The country's purchasing power with the rest of the world has risen for the sixth successive quarter.
Official figures show the terms of trade, which measure the amount of imports that can be bought with a given amount of exports, rose 0.3 percent in the three months to June.
It's now 1.3 percent below its all-time high in the June quarter of 1973.
Statistics New Zealand said the increase is due to export prices falling less than import prices.
Export prices fell 2 percent, due to a rising dollar and a 4 percent decline in dairy and a 6.5 percent decline in log prices.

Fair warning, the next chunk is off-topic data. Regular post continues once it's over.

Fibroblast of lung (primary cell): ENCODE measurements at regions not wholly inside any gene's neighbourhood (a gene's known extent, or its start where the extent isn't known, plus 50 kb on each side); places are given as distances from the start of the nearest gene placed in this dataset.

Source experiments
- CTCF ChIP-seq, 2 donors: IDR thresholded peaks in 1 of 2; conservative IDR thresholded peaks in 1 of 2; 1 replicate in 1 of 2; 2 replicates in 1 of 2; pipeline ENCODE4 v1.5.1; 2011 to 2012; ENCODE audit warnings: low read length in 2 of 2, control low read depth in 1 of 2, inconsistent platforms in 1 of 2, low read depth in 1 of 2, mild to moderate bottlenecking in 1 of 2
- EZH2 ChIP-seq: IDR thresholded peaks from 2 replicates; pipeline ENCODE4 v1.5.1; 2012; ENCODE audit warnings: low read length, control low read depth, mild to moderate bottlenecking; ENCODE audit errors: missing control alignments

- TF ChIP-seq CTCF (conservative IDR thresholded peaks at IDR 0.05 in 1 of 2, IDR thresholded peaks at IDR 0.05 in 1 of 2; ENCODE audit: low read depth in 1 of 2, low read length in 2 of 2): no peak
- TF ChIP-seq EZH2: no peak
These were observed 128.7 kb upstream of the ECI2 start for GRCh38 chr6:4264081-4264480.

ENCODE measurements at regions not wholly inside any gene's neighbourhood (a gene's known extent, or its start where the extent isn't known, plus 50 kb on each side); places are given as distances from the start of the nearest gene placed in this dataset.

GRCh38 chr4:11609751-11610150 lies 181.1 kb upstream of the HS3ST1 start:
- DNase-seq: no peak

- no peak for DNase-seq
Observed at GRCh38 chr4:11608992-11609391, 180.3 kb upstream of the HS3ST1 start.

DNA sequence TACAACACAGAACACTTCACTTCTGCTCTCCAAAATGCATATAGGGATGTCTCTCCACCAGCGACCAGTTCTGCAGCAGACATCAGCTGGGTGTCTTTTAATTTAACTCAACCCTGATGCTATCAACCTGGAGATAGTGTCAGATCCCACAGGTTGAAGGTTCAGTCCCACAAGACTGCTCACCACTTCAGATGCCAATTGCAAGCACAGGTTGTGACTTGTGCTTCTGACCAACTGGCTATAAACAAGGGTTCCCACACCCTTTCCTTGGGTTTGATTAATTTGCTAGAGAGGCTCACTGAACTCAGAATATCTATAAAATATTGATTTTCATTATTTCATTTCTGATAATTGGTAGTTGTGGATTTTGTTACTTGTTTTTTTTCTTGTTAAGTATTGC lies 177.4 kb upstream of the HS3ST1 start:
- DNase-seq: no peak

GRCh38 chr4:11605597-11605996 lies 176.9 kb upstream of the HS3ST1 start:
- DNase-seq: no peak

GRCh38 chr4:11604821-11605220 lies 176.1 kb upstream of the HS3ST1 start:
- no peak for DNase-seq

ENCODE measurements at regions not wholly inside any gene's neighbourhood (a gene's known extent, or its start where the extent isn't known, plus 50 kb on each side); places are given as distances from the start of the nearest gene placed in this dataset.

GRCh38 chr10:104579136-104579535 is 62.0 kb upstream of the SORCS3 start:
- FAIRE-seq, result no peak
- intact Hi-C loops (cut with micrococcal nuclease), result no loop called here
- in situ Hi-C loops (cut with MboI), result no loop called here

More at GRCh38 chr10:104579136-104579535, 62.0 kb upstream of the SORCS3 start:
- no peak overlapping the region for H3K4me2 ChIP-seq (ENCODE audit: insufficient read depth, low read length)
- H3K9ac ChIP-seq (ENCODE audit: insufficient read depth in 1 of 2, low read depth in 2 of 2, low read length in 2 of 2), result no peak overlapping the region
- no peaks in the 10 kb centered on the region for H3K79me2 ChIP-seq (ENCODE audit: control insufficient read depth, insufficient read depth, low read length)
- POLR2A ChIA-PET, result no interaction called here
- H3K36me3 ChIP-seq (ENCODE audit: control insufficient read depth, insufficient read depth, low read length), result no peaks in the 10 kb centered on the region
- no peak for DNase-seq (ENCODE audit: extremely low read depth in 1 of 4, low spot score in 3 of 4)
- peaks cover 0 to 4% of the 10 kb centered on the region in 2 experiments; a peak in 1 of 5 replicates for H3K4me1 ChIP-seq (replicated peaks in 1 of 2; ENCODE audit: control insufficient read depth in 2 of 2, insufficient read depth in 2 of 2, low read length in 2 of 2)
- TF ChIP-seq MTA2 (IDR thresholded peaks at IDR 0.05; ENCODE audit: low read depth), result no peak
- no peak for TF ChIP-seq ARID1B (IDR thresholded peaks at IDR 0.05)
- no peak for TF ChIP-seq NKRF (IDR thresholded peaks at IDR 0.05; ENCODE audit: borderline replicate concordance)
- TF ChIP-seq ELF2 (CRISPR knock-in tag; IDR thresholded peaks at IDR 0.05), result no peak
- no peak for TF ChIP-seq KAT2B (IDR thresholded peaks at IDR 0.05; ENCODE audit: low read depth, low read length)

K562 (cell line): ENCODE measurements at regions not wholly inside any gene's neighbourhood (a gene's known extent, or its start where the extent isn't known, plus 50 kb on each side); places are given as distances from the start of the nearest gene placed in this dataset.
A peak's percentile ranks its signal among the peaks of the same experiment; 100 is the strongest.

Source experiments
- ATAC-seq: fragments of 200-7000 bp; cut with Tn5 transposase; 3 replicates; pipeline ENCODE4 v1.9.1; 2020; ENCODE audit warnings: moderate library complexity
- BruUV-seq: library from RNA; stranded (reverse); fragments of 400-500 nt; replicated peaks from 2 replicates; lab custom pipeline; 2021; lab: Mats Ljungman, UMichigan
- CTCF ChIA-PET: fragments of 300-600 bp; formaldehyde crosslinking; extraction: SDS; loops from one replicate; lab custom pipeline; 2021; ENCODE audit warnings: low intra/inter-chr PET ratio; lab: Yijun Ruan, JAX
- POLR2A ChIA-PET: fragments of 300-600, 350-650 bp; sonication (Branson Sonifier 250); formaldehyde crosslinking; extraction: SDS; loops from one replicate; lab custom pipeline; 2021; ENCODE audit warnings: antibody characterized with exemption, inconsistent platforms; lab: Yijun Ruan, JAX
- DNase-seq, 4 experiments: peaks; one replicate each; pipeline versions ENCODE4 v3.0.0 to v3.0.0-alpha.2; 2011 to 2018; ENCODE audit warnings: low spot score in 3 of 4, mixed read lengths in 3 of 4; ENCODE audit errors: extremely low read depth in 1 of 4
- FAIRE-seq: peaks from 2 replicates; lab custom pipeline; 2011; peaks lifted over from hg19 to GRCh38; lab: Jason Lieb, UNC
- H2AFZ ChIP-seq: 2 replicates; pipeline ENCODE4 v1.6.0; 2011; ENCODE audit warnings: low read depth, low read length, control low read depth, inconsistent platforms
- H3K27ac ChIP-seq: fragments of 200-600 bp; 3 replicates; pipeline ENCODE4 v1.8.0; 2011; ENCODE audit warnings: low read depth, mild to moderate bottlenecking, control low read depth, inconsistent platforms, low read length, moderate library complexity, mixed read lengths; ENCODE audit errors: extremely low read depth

Seasonally adjusted export volumes fell 5.3 percent, its biggest decline in more than six years, with meat making the largest contribution.
The rising dollar also contributed to import prices falling 2.3 percent, led by lower crude oil prices.
Seasonally adjusted import volumes rose 3.6 percent, led by capital goods.
ASB bank rural economist Nathan Penny, said the increase was due to import prices falling more than export prices.
He said import prices fell by more than expected due to a high New Zealand dollar and inflation around the world being fairly low.
Mr Penny said New Zealand has benefited from lower import prices, but at the same time the country's export prices did not fall as much as expected.
He said the terms of trade should now decline due to plunging dairy prices.